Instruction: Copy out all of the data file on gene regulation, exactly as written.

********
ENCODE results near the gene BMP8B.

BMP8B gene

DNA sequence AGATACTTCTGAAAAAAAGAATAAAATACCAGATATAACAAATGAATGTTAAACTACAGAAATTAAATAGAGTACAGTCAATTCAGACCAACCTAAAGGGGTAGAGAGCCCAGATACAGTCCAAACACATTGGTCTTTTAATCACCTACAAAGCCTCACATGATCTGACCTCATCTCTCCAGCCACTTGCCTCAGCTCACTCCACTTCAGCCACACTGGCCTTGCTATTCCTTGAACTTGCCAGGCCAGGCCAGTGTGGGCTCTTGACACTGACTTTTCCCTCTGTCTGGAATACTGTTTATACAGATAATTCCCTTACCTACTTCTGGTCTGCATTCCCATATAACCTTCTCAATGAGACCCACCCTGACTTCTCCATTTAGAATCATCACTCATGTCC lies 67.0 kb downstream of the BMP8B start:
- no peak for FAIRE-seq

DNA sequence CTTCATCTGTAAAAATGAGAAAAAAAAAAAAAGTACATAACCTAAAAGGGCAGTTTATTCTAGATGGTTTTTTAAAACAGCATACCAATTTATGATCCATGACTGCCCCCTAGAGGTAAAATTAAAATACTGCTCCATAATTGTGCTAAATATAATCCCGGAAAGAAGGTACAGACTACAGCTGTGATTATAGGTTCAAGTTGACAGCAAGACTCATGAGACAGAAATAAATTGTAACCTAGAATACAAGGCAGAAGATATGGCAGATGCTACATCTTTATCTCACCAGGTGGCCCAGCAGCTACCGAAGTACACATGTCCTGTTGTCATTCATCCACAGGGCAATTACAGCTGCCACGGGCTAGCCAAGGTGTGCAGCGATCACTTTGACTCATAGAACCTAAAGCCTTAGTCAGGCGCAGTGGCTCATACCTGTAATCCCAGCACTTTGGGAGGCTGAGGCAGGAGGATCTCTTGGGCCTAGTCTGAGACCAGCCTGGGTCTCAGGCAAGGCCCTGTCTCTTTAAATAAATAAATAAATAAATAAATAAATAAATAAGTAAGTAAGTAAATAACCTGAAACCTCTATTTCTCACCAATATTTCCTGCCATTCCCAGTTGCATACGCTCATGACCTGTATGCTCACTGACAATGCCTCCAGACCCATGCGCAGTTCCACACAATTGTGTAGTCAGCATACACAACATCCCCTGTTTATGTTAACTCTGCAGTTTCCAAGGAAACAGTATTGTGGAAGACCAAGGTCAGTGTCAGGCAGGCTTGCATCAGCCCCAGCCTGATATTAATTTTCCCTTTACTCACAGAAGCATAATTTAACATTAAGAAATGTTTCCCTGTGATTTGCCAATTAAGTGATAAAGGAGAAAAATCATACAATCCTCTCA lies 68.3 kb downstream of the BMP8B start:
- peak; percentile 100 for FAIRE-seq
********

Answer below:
ENCODE results near the gene BMP8B.

BMP8B gene

DNA sequence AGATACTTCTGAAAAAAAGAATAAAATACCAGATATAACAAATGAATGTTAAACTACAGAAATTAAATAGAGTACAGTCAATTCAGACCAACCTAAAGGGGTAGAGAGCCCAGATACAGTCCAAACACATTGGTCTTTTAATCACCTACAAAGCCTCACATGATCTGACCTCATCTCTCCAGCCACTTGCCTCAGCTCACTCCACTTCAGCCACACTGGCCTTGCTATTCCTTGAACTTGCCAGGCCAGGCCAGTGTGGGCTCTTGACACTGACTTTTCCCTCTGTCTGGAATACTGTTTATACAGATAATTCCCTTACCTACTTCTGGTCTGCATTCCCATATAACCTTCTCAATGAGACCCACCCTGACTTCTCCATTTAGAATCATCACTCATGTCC lies 67.0 kb downstream of the BMP8B start:
- no peak for FAIRE-seq

DNA sequence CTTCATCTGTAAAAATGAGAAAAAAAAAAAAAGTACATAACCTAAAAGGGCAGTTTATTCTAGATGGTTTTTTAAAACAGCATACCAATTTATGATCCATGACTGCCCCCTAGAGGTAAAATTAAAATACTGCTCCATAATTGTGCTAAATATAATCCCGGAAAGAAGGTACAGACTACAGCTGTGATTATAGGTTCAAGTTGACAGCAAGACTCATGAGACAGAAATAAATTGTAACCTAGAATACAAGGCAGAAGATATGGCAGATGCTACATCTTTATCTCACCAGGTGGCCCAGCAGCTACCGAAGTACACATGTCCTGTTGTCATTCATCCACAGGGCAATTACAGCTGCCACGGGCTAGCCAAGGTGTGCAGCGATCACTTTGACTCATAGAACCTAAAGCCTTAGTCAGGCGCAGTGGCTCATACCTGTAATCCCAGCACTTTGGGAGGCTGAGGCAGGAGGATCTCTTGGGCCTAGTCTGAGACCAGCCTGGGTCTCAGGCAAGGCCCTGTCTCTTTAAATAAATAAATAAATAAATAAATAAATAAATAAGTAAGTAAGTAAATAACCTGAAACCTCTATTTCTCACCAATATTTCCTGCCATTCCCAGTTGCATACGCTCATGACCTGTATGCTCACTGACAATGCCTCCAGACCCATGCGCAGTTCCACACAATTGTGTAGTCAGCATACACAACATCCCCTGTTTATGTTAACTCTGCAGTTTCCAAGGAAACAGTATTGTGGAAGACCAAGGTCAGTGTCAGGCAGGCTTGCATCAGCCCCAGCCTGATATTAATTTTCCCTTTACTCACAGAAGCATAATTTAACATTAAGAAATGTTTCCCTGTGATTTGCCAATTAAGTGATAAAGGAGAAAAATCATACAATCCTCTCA lies 68.3 kb downstream of the BMP8B start:
- peak; percentile 100 for FAIRE-seq